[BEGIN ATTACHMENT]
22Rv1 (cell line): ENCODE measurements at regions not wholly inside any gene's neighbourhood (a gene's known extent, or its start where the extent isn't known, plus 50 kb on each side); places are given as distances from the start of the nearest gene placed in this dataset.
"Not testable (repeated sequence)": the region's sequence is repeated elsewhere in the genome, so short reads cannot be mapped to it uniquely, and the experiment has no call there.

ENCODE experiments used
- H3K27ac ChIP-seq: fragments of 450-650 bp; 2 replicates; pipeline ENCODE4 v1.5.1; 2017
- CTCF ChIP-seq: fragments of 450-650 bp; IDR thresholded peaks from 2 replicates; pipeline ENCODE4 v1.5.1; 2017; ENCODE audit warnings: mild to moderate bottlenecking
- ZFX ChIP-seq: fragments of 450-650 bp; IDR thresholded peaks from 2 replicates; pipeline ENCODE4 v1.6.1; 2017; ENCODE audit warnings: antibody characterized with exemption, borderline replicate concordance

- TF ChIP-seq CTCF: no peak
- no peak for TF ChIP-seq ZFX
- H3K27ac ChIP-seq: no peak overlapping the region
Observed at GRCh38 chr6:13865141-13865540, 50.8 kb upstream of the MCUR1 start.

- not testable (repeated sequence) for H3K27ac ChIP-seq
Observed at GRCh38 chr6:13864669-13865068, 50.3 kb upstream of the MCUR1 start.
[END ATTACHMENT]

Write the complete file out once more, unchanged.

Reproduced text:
22Rv1 (cell line): ENCODE measurements at regions not wholly inside any gene's neighbourhood (a gene's known extent, or its start where the extent isn't known, plus 50 kb on each side); places are given as distances from the start of the nearest gene placed in this dataset.
"Not testable (repeated sequence)": the region's sequence is repeated elsewhere in the genome, so short reads cannot be mapped to it uniquely, and the experiment has no call there.

ENCODE experiments used
- H3K27ac ChIP-seq: fragments of 450-650 bp; 2 replicates; pipeline ENCODE4 v1.5.1; 2017
- CTCF ChIP-seq: fragments of 450-650 bp; IDR thresholded peaks from 2 replicates; pipeline ENCODE4 v1.5.1; 2017; ENCODE audit warnings: mild to moderate bottlenecking
- ZFX ChIP-seq: fragments of 450-650 bp; IDR thresholded peaks from 2 replicates; pipeline ENCODE4 v1.6.1; 2017; ENCODE audit warnings: antibody characterized with exemption, borderline replicate concordance

- TF ChIP-seq CTCF: no peak
- no peak for TF ChIP-seq ZFX
- H3K27ac ChIP-seq: no peak overlapping the region
Observed at GRCh38 chr6:13865141-13865540, 50.8 kb upstream of the MCUR1 start.

- not testable (repeated sequence) for H3K27ac ChIP-seq
Observed at GRCh38 chr6:13864669-13865068, 50.3 kb upstream of the MCUR1 start.